On December 18, 2015, President Obama signed an omnibus spending bill that funded the federal government through the rest of fiscal year 2016, which ends on September 30. The bill, which passed the House and Senate with comfortable margins, included $19.3 billion dollars for NASA—an increase of $1.3 billion from last year. Many NASA programs got the funding they requested or received even more. Back in October, when Casey Dreier first mentioned this possible outcome, he called it the "everybody wins" scenario.
For some programs, the bill included specific provisions on how funds must be spent. That's the case for NASA's human exploration program, a $4 billion budgetary line item that includes Orion, the Space Launch System, ground systems, and research and development. SLS received $2 billion—$640 million more than requested—with $85 million earmarked specifically for development on the rocket's new upper stage.
The first SLS flight will send Orion on an uncrewed trip to lunar orbit in 2018. For that mission, the rocket will fly with an off-the-shelf upper stage called the Interim Cryogenic Propulsion Stage, or ICPS. The ICPS is a modified United Launch Alliance Delta IV upper stage. It's not rated to carry humans.
The second flight, Exploration Mission 2, is also headed to lunar orbit—but with humans. That means NASA needs to either human-rate the ICPS at an additional cost, or have a new upper stage ready to fly by EM-2 (currently scheduled sometime between 2021 and 2023). The latter is the preferred choice, since long-term SLS plans call for a more powerful upper stage anyway. The new stage will be called the Exploration Upper Stage, or EUS.
Specific designs have yet to materialize, but NASA officials have been quoted saying the EUS would likely be Boeing-built and use four RL-10 engines—the same engines used to power ULA's Atlas and Delta upper stages and the ICPS.
In order to have the EUS ready in time for EM-2, NASA said it needed more money. The omnibus delivered:
"Within amounts provided for SLS, the agreement provides no less than $85,000,000 for development of an enhanced upper stage that is intended to be the human-rated upper stage engine for Exploration Mission (EM) -2. NASA shall not expend funds human rating the interim cryogenic propulsion stage."
This move should help keep SLS development on track. That's good news for the Europa mission, which may use SLS as a launch vehicle. The EUS provides shorter travel times to the outer planets, and both NASA and Boeing have promoted its use for planetary exploration. The spending bill sets a Europa mission launch date of 2022, which is aggressive for both the spacecraft and the stage itself.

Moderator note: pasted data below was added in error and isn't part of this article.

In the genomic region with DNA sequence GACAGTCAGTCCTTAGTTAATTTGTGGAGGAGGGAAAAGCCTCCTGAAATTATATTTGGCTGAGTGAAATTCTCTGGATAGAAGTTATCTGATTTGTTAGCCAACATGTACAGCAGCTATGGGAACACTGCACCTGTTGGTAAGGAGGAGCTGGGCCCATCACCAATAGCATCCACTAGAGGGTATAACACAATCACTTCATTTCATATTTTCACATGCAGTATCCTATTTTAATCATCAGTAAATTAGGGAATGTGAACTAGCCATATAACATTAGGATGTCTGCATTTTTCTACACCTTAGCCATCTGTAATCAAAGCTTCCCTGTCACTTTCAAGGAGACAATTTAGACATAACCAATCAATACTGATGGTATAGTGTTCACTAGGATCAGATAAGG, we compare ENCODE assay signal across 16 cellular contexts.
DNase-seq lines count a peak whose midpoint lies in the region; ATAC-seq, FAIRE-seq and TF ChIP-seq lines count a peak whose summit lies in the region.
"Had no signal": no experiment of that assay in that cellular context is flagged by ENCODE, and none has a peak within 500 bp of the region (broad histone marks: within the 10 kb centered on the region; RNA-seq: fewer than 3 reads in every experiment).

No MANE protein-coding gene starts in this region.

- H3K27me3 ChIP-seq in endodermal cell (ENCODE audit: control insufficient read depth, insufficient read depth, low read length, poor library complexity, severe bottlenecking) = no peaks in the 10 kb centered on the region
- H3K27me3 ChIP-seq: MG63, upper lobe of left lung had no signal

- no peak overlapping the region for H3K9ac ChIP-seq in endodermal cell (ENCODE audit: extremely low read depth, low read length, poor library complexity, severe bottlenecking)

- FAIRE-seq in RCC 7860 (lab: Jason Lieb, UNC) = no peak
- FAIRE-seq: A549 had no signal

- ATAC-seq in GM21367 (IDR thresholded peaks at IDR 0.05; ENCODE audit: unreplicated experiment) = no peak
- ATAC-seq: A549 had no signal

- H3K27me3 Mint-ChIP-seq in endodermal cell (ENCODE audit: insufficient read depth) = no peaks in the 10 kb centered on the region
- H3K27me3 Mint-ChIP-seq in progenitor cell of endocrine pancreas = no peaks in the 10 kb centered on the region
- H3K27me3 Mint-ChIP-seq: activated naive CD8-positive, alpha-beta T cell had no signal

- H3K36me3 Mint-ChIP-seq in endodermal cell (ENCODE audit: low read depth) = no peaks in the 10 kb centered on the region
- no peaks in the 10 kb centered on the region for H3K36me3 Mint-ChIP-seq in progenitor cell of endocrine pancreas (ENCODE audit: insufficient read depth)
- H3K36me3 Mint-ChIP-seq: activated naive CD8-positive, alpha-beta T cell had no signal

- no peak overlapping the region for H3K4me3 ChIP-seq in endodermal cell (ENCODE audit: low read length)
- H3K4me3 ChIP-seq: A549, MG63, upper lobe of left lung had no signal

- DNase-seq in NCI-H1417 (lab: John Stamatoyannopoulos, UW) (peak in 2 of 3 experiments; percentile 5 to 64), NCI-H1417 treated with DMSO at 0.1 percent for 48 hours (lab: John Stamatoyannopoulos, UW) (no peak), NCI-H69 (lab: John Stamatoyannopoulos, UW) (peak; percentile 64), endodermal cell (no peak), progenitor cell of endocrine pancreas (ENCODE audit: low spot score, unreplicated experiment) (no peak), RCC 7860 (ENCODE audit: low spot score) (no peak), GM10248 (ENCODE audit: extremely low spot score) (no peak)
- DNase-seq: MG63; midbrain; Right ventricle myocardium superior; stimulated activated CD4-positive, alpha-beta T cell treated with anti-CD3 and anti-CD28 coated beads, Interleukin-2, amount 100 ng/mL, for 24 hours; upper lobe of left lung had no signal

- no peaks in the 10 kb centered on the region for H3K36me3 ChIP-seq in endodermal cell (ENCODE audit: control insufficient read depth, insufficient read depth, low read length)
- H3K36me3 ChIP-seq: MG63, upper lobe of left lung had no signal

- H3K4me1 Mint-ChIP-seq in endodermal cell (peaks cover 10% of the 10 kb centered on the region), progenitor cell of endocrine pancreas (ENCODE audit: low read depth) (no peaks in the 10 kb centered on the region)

In the 2020s, after EM-2, NASA plans to start making longer trips to lunar orbit—the interim destination and so-called "proving ground" before Mars. Here, astronauts will learn to live and work where it takes days, not hours, to make an emergency return to Earth.
The spending bill allocates $55 million to deep space habitat development:
"...no less than $55,000,000 is provided for a habitation augmentation module to maximize the potential of the SLS/Orion architecture in deep space. NASA shall develop a prototype deep space habitation module within the advanced exploration systems program no later than 2018 and provide a report within 180 days after enactment, and annually thereafter, regarding the status and obligation of funding for the program. The first such report shall include an analysis to determine the appropriate management structure for this program."
That's a relatively small amount of money, but it can be interpreted as a congressional endorsement of NASA's current humans to Mars strategy. It might also be the most NASA has spent on habitation module work since the introduction of SLS. By comparison, NASA spent $17.8 million on BEAM, the Bigelow Expandable Activity Module, an inflatable habitat testbed that will launch to the ISS as soon as February. And last year, four companies were awarded up to $1 million each under the NextSTEP program to develop small-scale habitat concepts capable of supporting Orion and a crew of four for 60 days in cis-lunar space.
It will be interesting to see what NASA does with the habitat funding. The four NextSTEP awardees were Bigelow, Boeing, Lockheed Martin and Orbital ATK. Bigelow's concept is based on its inflatable habitat technology. Boeing's emphasis is on evolvability, with the company drawing on its heritage in constructing the International Space Station. Lockheed's module builds upon Orion technology, while Orbital ATK proposes a design based on its Cygnus ISS resupply spacecraft.